We in…K‒5…curriculum focus 80% of our time on stories, on literature. That is the dominant work that is done in the elementary school and that’s what’s tested on exams and that’s what’s in our textbooks….The general knowledge that you develop in those years plays a crucial predictive role in not only your performance in…other disciplines, like science and history, but your ability to read more complex text itself….

So the core standards demand that 50% of the text students encounter in kindergarten through 5th grade is informational text, meaning primarily text about science and history, text about the arts, the text through which students learn about the world…The standards…demand…that the building of knowledge through reading text plays a fundamental role in those disciplines.[7]

The founder of Core Knowledge, E. D. Hirsch Jr., comments that:

Transforming the elementary school “literacy block” into a rich, meaningful and sustained engagement with subject matter would be the single greatest transformation of instructional time in decades….To their credit, the authors of the Common Core standards have taken pains to get this right…

Of course, plenty can go wrong. If textbook publishers hear the message “more nonfiction” instead of “coherent curriculum” then the effort will have come to little. Slapping random nonfiction (duly tested for complexity) into existing textbooks will be no more effective than the reading of random fiction has been.[8]

Hirsch’s latter concern is well-founded. The National Council of Teachers of English (NCTE), the element of the Blob that, beginning in 1989 as I explicated in Our Literacy Problem, accelerated the descent of reading and writing into mediocrity, is hard at work seeking to subvert the CCSS. Stotsky notes that its recommendations on informational texts offer as examples, “selections on computer geeks, fast food, teenage marketing, and the working poor.”[9]

Emory University English professor Mark Bauerlein notes, in an essay in Academic Questions and for NAS, "Common Core as Tactical Advantage," that NCTE simply ignores the CCSS literary-historical standard:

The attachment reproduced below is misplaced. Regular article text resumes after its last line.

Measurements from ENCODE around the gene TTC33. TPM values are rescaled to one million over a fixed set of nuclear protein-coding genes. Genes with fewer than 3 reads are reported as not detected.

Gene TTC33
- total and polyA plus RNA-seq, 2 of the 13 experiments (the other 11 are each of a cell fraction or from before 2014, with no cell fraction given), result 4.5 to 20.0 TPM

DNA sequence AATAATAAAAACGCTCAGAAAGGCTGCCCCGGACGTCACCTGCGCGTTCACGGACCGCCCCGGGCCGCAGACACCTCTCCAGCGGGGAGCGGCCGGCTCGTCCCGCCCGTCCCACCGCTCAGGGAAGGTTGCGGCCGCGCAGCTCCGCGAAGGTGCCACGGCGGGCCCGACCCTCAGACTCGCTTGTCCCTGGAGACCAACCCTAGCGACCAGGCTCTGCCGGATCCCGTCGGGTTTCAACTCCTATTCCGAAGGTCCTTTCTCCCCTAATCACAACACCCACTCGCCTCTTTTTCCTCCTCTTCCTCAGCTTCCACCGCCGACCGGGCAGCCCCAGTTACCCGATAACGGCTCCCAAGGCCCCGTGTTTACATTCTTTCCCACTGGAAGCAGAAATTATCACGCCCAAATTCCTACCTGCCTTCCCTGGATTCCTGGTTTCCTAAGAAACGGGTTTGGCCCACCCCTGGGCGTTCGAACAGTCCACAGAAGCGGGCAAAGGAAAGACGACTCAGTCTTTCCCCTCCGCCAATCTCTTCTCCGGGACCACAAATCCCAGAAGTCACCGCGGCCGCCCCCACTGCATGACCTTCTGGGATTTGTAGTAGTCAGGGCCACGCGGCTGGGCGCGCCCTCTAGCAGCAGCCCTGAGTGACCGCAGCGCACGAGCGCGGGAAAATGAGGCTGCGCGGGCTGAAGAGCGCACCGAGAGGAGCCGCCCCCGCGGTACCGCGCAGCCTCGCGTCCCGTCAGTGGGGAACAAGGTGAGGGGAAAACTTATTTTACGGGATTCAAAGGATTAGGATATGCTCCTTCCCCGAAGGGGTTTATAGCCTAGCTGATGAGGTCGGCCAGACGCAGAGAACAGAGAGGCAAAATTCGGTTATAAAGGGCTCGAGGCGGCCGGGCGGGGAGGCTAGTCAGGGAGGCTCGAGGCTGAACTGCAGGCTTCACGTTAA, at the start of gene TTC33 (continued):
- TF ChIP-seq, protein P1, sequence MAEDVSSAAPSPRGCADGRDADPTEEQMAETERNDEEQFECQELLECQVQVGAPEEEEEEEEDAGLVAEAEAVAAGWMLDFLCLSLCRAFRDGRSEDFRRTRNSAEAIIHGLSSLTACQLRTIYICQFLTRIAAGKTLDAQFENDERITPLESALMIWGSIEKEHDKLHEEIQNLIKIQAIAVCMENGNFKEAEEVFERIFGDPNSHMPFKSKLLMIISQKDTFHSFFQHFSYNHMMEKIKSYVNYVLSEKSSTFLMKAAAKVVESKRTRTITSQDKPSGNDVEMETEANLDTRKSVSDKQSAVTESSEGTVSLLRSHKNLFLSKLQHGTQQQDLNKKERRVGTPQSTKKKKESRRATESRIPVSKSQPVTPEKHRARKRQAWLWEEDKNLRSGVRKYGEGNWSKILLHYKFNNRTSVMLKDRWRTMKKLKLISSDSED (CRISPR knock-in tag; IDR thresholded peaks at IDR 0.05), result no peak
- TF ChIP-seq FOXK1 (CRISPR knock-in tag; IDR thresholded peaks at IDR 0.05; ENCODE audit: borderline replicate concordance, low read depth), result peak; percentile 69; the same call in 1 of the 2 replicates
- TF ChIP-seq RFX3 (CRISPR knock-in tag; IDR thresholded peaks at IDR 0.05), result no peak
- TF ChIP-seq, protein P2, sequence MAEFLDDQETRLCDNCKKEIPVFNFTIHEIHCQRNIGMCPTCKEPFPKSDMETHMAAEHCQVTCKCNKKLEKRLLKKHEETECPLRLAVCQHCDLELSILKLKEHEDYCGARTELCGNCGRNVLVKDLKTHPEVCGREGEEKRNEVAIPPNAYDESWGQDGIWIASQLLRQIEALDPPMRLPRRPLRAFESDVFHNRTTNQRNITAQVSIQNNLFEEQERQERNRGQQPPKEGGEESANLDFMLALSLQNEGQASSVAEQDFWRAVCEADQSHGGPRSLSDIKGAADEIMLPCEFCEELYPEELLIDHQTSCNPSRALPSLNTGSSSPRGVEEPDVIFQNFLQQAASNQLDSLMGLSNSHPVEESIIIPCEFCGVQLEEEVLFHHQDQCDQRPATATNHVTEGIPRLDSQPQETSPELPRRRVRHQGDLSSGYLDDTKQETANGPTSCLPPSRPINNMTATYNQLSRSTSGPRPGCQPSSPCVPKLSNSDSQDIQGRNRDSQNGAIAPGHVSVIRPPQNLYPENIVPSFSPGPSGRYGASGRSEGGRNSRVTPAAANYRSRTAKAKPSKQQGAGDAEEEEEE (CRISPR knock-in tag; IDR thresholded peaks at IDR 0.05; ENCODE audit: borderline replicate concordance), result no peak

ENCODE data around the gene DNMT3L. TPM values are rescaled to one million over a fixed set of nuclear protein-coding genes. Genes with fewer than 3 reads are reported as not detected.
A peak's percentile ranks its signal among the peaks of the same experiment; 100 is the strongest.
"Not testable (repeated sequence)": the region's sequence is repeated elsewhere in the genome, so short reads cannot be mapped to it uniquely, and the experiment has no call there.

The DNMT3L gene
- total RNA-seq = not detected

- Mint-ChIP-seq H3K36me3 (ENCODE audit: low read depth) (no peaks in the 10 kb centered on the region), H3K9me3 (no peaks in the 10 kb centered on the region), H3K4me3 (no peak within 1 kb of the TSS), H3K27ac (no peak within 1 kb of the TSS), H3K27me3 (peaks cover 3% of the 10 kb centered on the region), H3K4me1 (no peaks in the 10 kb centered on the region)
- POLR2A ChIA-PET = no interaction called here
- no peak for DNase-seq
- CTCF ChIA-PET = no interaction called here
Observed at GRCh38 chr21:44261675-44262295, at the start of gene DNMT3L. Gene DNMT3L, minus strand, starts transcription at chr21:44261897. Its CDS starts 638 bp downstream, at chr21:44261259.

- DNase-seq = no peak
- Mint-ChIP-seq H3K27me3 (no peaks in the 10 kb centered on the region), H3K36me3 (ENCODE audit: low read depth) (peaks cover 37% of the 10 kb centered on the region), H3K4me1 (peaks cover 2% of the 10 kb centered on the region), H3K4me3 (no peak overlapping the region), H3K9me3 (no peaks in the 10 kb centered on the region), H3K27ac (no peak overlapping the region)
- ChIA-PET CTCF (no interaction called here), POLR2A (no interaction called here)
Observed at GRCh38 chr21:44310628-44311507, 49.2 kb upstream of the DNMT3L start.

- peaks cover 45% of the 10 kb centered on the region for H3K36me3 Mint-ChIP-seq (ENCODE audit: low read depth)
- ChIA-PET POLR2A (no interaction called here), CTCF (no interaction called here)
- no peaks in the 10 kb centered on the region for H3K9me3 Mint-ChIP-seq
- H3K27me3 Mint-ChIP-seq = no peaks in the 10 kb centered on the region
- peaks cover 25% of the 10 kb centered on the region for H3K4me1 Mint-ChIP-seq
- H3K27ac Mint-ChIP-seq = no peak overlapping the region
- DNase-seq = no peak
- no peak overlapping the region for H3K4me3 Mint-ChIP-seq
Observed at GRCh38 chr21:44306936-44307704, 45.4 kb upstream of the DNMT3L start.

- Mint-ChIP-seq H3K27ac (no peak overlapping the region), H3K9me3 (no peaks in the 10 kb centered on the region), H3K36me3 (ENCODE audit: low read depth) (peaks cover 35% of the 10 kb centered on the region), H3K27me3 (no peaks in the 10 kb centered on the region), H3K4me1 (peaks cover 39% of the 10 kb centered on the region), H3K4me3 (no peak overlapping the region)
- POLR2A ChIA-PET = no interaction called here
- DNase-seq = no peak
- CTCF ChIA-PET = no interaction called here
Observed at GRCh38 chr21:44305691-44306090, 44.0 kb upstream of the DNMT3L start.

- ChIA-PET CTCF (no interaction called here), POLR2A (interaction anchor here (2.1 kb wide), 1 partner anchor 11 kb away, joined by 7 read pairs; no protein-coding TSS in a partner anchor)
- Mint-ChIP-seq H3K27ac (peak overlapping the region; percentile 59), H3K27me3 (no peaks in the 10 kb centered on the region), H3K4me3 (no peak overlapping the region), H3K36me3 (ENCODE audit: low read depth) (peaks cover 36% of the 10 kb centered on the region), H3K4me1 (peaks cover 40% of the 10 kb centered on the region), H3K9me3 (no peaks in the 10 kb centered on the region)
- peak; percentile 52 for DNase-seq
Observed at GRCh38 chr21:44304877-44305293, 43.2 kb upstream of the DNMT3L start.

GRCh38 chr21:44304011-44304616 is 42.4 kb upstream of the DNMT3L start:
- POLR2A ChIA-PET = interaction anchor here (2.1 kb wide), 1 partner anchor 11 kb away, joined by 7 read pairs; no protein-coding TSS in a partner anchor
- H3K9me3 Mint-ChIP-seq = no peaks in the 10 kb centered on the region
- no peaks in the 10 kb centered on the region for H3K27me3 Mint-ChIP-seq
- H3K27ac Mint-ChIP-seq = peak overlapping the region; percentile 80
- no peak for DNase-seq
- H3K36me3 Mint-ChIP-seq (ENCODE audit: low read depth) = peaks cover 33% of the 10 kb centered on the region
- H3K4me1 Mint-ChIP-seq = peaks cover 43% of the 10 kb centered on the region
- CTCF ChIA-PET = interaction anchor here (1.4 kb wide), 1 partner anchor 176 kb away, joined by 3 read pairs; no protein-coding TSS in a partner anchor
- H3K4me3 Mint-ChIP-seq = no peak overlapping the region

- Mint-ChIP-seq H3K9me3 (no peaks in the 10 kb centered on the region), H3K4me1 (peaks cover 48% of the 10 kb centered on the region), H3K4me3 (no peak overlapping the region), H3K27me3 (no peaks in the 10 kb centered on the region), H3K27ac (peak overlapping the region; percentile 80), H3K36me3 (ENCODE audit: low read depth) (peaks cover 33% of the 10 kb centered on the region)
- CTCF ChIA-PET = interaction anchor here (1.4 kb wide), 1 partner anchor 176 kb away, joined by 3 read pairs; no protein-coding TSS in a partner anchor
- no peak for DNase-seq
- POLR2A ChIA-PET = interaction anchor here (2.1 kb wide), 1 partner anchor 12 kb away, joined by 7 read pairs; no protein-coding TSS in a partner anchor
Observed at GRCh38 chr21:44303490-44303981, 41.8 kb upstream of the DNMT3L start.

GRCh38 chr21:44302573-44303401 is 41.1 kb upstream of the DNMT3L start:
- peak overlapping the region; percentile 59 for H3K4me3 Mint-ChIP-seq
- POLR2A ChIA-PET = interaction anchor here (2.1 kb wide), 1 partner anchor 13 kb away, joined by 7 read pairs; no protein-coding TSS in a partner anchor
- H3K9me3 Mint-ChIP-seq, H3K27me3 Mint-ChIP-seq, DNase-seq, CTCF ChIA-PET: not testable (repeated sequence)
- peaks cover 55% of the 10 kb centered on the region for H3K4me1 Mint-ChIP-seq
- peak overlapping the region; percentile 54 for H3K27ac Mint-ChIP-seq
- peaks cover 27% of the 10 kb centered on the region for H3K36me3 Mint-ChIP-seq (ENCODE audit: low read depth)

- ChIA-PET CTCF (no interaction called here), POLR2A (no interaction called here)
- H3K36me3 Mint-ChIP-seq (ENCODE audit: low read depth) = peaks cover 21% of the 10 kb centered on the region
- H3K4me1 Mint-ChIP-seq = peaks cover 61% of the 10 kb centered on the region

Instead of highlighting literary-historical knowledge and foundational works, the authors speak enthusiastically about the value of blogs, videos, podcasts, and graphic novels to English instruction. They mention several classics, but when they pause over them it is usually to surround them with contemporary materials…

Bauerlein adds that NCTE relegates the mandated content in CCSS to teacher discretion, stating that the texts mentioned in the list of “exemplars” are

simply offered as examples of topics and genres that teachers might include, not as specific texts to be adopted in all classrooms. Teachers need to select texts appropriate for their own students and for the content in which they work.

Needless to say, the CCSS do not insert “appropriate for their own students” into the standards.[10]

In a paper for the Pioneer Institute, Stotsky and Bauerlein show how states and local school systems can still structure rich secondary literature curricula for ELA within the CCSS requirements:

Our aim in this paper is to convince state and local education policy makers to do two things:

  • To emphasize Common Core’s existing literary-historical standards, requiring English departments and English teachers to begin with them as they redesign their secondary English curricula.
  • To add and prioritize a new literary-historical standard of their own along the lines of “Demonstrate knowledge of culturally important authors and/or texts in British literature from the Renaissance to Modernism.”

Far from contradicting Common Core, these actions follow its injunction that, apart from “certain critical content for all students, including: classic myths and stories from around the world, America’s Founding Documents, foundational American literature, and Shakespeare…the remaining crucial decisions about what content should be taught are left to state and local determination.”[11]

Bauerlein comments further in his Academic Questions essay that

in requiring students to show knowledge of two centuries of American literature, Common Core retains the very literary patrimony that humanities educators have criticized and undermined for the last forty years. It strikes against the call for more contemporary and “relevant” readings, and, in regarding certain works as “foundational,” it flatly contradicts a cardinal premise of literary studies from the 1970s onward, namely “anti-foundationalism”…[which] maintains the provisional historical character of all texts, asserting that one work stands as canonical, “great,” or foundational only because it has been constructed that way by professional and amateur readers at a particular time or for social or political reasons….